Do you find it hard to hydrate as much as you probably should? Set alerts on your phone as a reminder. Sipping small amounts of liquids throughout the day, adding slices of citrus to a pitcher of water, and eating high-water foods such as fruit can also help you get enough liquid when the heat is on.

Alcohol is dehydrating, so keep consumption low when it’s hot. Caffeinated drinks can act as diuretics, but the impact isn’t significant enough to negate their hydrating power, says Gordon Giesbrecht, PhD, who runs the Laboratory for Exercise and Environmental Medicine at the University of Manitoba in Canada.

Try a better water bottle. Cool liquids feel good going down, and research shows that they can also help reduce your core body temperature. (Water that’s cool—50° F to 60° F—but not ice-cold is optimal for hydration, Szymanski says. But if super-cold beverages are what get you drinking enough liquids, go for it.) Heading out and about? Consider an insulated water bottle. Coleman, Hydro Flask, Klean Kanteen, Mira, and Stanley, among others, lay claim to keeping water refreshingly cool for at least 24 hours. For walking, hiking, and cycling, consider a hydration backpack, which has a water pouch and built-in straw to let you sip on the go.

Replace what sweat steals. If you’re seriously sweating through a heat wave, working outside, or exercising in the heat, snag something with electrolytes. These substances, which include sodium and potassium, are key to helping you to retain fluids and ward off dehydration while sweating. Sports drinks contain electrolytes, as do a number of hydration supplements—powders and tablets you can add to plain water. Hydration supplements you may see include Hydrant, LMNT, Nuun, and Skratch Labs Sport Hydration Drink Mix.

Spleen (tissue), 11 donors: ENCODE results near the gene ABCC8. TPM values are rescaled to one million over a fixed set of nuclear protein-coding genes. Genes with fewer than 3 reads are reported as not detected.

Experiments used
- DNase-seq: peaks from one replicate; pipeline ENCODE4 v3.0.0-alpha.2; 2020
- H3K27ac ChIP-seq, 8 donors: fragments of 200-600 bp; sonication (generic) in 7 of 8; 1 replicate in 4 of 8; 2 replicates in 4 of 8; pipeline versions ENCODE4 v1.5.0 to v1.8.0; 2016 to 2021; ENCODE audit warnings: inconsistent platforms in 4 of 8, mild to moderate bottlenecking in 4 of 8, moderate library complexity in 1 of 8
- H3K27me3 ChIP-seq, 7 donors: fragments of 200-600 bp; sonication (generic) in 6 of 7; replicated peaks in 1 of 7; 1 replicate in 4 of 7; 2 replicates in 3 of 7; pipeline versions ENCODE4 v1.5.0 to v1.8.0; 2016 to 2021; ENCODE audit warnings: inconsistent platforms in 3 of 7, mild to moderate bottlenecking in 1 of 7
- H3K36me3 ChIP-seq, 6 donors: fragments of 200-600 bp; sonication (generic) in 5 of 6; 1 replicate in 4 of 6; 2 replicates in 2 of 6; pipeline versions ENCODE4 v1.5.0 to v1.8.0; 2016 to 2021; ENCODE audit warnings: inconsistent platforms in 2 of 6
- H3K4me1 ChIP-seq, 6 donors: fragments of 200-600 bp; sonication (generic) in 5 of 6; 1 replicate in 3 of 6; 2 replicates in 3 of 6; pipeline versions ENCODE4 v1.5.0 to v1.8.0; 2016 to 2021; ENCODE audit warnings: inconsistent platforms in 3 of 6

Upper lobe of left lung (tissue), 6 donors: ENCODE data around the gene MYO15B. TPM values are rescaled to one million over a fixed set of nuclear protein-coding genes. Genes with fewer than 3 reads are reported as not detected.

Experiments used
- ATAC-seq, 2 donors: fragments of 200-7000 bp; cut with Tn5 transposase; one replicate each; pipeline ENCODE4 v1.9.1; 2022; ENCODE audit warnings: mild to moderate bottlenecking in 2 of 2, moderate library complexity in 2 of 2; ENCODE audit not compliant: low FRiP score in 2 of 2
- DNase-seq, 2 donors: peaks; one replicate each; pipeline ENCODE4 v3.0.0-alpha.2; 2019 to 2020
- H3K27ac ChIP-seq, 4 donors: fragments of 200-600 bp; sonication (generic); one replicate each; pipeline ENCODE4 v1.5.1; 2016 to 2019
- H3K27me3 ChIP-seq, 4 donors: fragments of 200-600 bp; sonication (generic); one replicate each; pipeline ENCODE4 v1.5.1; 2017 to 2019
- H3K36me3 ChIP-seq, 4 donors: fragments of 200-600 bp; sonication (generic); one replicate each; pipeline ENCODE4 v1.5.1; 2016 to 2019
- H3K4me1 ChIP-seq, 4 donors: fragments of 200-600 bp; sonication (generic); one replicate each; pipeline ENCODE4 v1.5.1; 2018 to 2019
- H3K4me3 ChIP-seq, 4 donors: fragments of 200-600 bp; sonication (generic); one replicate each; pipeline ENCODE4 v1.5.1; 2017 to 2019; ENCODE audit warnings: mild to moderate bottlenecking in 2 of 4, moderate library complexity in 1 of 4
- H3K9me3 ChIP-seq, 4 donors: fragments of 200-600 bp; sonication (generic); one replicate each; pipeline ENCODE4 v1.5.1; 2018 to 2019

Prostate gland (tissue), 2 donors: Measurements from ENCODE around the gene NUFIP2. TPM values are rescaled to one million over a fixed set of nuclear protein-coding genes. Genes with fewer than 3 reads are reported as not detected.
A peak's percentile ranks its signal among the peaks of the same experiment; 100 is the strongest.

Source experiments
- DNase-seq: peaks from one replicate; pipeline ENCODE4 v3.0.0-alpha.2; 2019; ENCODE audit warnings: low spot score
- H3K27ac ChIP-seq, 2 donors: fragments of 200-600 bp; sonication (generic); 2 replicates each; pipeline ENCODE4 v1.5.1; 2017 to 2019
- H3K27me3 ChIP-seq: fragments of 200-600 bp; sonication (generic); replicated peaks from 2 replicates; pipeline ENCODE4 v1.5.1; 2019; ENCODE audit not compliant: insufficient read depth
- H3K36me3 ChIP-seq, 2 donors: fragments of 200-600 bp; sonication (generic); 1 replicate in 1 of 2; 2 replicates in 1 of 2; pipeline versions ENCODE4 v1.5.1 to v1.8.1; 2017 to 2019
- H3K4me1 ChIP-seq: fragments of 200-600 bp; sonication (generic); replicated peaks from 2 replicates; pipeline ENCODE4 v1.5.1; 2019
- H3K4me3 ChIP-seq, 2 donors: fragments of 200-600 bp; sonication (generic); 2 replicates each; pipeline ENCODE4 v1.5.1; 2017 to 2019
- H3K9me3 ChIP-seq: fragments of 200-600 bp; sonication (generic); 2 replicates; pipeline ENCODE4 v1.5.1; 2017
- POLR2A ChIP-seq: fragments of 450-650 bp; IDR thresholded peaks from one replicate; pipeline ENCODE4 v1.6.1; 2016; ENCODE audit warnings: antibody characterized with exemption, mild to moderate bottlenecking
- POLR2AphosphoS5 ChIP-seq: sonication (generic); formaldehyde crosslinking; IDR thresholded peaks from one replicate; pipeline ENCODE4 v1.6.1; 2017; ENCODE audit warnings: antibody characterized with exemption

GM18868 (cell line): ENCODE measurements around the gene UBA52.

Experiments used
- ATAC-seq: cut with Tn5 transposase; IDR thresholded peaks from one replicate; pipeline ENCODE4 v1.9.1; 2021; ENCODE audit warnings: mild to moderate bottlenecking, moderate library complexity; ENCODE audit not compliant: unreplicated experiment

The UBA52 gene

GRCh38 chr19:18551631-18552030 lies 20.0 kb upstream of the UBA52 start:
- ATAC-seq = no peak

overhead view of person floating on their back in a pool

Photo: Getty Images Photo: Getty Images

Live the life aquatic. Taking a dip on a blistering-hot day delivers a double dose of relief. You feel cooler while swimming, and the evaporation of the water on your skin afterward will chill you further. Taking a cool bath or shower, wiping a damp cloth over your skin, spritzing yourself with cool water from a mister, or dunking your hat in water before putting it back on your head can lower your body temperature, too. For a quick chill, place a cool, damp cloth on pulse points like your armpits, forehead, and the back of your neck. This helps cool the blood circulating throughout your body. But be cautious about ice baths or using ice packs on pulse points for prolonged periods, says Waters at the Cleveland Clinic. You may cool yourself too much, causing you to shiver, which is your body’s attempt to generate heat—the opposite of what you want.